Short, Aggressive Antibiotic Therapy Inhibits Lymphocyte Proliferation in CTCL

According to a study published in Blood, patients with advanced-stage cutaneous T cell lymphoma (CTCL) a short, yet aggressive, antibiotic regimen inhibited disease activity and the proliferation of lymphocytes in affected skin areas. In certain patients, antibiotic therapy also appeared to confer clinical improvements that lasted for up to eight months, the authors, led by Lise M. Lindahl, MD, from Aarhus University Hospital in Denmark, wrote.

“Conventionally, clinicians are reluctant to use antibiotics in the absence of established infection,” corresponding author Niels Ødum, MD, from the University of Copenhagen, explained. “Our data show that antibiotics inhibited tumor cells and improved the well-being of patients, even long after treatment was halted.”

The present study was based on earlier research, in which a patient with severe treatment-refractory mycosis fungoides (MF) who developed stage IIB CTCL also had suspected staphylococcus aureus (SA) and severe sepsis. Following administration of intravenous carbapenem, the tumor burden almost disappeared, Dr. Ødum explained.

In this prospective study, the researchers explored the impact on tumor cells and disease activity of a four-week course of carbapenem as an adjuvant approach to standard anti-cancer therapy for managing SA in eight patients with advanced CTCL.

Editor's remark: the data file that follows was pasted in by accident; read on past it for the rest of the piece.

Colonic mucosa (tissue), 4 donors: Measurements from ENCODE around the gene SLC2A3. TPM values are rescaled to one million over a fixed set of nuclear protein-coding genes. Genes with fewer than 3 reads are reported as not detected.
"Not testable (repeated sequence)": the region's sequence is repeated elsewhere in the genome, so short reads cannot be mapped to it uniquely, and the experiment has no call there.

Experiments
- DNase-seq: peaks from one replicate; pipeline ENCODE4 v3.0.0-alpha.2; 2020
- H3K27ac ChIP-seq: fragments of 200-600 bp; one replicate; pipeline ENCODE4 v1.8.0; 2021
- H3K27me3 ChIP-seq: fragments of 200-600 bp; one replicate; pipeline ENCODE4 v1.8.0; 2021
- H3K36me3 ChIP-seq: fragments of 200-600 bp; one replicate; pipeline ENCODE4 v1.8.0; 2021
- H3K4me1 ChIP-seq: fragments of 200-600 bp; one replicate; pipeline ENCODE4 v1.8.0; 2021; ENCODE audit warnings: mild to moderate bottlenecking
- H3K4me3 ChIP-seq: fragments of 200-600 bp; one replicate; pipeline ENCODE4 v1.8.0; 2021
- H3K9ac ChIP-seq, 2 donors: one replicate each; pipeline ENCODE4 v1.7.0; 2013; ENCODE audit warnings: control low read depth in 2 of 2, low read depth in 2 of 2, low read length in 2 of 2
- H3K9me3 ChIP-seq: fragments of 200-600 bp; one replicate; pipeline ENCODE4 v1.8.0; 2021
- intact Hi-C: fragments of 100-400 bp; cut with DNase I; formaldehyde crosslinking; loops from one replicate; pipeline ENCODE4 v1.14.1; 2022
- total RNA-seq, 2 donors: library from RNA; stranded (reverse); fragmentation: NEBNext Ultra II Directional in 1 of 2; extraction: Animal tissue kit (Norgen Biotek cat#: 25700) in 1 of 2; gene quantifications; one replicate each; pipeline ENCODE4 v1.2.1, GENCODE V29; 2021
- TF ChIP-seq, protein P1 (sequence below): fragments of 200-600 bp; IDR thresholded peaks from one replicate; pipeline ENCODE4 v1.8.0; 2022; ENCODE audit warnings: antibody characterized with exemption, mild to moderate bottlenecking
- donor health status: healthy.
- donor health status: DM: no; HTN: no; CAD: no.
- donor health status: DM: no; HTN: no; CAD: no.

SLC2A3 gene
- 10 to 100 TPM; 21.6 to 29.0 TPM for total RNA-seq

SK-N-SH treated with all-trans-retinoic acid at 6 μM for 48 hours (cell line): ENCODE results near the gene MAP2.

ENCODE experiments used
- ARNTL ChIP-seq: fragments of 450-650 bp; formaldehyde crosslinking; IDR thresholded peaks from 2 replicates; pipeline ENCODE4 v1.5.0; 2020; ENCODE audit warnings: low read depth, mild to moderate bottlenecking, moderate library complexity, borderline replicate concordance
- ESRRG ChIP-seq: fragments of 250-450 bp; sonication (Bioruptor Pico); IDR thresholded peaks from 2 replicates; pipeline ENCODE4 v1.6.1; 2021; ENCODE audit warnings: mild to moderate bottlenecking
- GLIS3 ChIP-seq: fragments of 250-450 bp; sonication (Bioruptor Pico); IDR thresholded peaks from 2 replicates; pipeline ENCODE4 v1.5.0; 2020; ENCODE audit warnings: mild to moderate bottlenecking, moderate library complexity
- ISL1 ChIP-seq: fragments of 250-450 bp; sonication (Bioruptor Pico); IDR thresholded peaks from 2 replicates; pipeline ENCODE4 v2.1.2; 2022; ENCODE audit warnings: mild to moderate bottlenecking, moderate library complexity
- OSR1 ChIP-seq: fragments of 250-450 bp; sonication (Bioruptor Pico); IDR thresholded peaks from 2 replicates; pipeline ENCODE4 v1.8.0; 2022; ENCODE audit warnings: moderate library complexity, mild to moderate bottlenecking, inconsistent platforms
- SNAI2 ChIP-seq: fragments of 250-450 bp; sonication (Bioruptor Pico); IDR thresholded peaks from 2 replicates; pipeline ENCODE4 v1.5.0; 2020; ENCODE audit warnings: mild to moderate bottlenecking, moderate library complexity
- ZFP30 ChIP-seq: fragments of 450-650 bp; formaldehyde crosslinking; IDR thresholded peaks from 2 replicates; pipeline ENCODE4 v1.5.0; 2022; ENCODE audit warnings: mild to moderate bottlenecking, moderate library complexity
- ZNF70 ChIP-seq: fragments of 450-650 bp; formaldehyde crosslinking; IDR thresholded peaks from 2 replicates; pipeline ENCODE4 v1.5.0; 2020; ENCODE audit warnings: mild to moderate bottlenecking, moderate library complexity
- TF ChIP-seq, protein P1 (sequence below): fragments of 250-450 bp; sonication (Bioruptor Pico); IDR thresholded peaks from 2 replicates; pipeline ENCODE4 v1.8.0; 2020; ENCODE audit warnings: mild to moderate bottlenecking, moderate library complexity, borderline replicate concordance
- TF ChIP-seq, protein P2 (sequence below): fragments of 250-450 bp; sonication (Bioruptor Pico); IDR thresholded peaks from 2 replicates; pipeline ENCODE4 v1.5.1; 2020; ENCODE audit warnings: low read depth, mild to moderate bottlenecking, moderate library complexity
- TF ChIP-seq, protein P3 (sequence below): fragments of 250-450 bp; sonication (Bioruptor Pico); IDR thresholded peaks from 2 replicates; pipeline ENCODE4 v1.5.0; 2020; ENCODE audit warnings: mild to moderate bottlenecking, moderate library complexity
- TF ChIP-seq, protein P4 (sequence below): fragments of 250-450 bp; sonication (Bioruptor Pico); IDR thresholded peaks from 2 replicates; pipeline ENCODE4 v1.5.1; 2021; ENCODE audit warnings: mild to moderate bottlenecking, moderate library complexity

Participants presented with a massive tumor burden in the skin and suspected SA. All patients had stage IIB or more advanced CTCL and had disease that did not respond to prior systemic and topical anticancer therapies. In this study, all patients had been receiving CTCL-directed anticancer therapy for at least two months prior to inclusion; anticancer treatment remained consistent during the four-week course of antibiotics.

The investigators obtained 4-mm-punch biopsies from the same target skin lesion (n=7) and from closely located skin lesions in the identical body region (n=1).The researchers also collected bacterial swabs at baseline, then 10 days, one month, and two months.

During follow-up, the authors observed that cell proliferation, IL2R-alpha, and pY-STAT3 expression decreased following antibiotic therapy, based on staining patterns before and after treatment. Immunohistochemistry analysis revealed a noticeable reduction in the total number of CD4-positive cells, from a mean of 1,974 positive cells in five fields to a mean of 1,571 positive CD4-positive cells (p<0.05).

Overall, adjuvant antibiotic treatment was associated with decreases in the markers of advanced disease, including a 45% decrease in the total number of positive cells per five fields (556 at baseline to 308 at last follow-up), and a 35% decrease in STAT3-positive cells per five fields (1,115 at baseline to 722 at last follow-up). “These differences were not significant in the whole cohort, but if focusing on [patients with] MF, the drop in total numbers of positive T cells were statistically significant,” the researchers wrote.

However, an in vitro analysis found no association between antibiotic administration and changes in malignant T cells, suggesting that “the effect of antibiotics was indirect and possibly mediated through an inhibition of SA-directed responses of bystander T cells,” the investigators reported.

Following antibiotic therapy, mRNA expression patterns in patient skin demonstrated similar expression profiles to skin from healthy controls. Two patients (one with and one without recolonization by SA) who were followed for eight months continued to improve clinically after termination of the four-week antibiotic treatment. According to the authors, this finding indicates that antibiotic therapy could make an individual’s skin more resistant to the effects of recolonization by SA.